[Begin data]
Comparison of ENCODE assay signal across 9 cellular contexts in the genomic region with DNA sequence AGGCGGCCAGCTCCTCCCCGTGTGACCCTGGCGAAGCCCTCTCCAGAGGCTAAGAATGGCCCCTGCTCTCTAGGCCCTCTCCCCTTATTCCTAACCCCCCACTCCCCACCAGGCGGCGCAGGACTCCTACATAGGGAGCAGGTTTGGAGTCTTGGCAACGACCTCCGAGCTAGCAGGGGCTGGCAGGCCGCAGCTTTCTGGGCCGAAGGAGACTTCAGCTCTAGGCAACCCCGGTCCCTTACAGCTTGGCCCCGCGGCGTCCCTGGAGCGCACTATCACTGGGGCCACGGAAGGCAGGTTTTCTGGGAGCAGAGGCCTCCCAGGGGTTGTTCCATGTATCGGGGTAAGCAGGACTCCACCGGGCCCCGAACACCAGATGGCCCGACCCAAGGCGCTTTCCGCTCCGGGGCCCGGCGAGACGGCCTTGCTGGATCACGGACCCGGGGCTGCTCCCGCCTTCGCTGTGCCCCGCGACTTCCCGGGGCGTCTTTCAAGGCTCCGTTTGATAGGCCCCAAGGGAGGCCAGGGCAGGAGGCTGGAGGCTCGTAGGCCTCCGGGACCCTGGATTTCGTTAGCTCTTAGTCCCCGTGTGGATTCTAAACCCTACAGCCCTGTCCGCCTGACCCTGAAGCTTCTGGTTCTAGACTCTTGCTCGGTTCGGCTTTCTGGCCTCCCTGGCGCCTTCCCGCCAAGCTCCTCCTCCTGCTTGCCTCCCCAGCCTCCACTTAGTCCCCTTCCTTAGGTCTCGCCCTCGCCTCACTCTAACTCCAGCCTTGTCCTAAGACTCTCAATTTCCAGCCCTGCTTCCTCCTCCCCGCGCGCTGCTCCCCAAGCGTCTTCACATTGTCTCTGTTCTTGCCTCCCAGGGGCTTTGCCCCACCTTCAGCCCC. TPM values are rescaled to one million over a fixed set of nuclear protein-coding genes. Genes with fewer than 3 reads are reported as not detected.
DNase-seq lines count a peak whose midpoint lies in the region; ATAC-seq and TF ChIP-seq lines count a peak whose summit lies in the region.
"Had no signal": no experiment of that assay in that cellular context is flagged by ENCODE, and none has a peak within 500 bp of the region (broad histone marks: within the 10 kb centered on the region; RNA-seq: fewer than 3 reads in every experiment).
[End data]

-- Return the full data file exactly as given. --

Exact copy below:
Comparison of ENCODE assay signal across 9 cellular contexts in the genomic region with DNA sequence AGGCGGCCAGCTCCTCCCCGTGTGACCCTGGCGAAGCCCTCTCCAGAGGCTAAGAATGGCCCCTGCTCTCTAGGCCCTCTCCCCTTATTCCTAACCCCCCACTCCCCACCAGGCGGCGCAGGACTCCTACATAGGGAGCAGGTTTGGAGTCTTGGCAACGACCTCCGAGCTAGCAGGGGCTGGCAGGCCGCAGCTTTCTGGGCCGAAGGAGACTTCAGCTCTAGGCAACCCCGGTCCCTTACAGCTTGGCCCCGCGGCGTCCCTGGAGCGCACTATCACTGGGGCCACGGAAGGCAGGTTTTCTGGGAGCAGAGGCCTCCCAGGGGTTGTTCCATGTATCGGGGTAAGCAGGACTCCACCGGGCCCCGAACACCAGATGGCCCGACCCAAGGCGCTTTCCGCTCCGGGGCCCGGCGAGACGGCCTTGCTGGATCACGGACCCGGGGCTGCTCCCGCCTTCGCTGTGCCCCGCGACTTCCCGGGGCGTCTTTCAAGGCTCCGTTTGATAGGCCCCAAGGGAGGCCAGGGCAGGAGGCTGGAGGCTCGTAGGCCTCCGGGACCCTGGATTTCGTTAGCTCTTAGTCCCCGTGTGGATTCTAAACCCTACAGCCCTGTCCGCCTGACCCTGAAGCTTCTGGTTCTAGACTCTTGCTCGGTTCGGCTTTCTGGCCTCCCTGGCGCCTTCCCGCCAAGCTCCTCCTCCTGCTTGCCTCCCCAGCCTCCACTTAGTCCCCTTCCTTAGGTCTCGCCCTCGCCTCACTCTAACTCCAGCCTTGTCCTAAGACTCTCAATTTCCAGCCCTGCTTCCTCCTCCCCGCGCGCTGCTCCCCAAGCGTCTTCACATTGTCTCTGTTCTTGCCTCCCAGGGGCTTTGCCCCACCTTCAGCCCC. TPM values are rescaled to one million over a fixed set of nuclear protein-coding genes. Genes with fewer than 3 reads are reported as not detected.
DNase-seq lines count a peak whose midpoint lies in the region; ATAC-seq and TF ChIP-seq lines count a peak whose summit lies in the region.
"Had no signal": no experiment of that assay in that cellular context is flagged by ENCODE, and none has a peak within 500 bp of the region (broad histone marks: within the 10 kb centered on the region; RNA-seq: fewer than 3 reads in every experiment).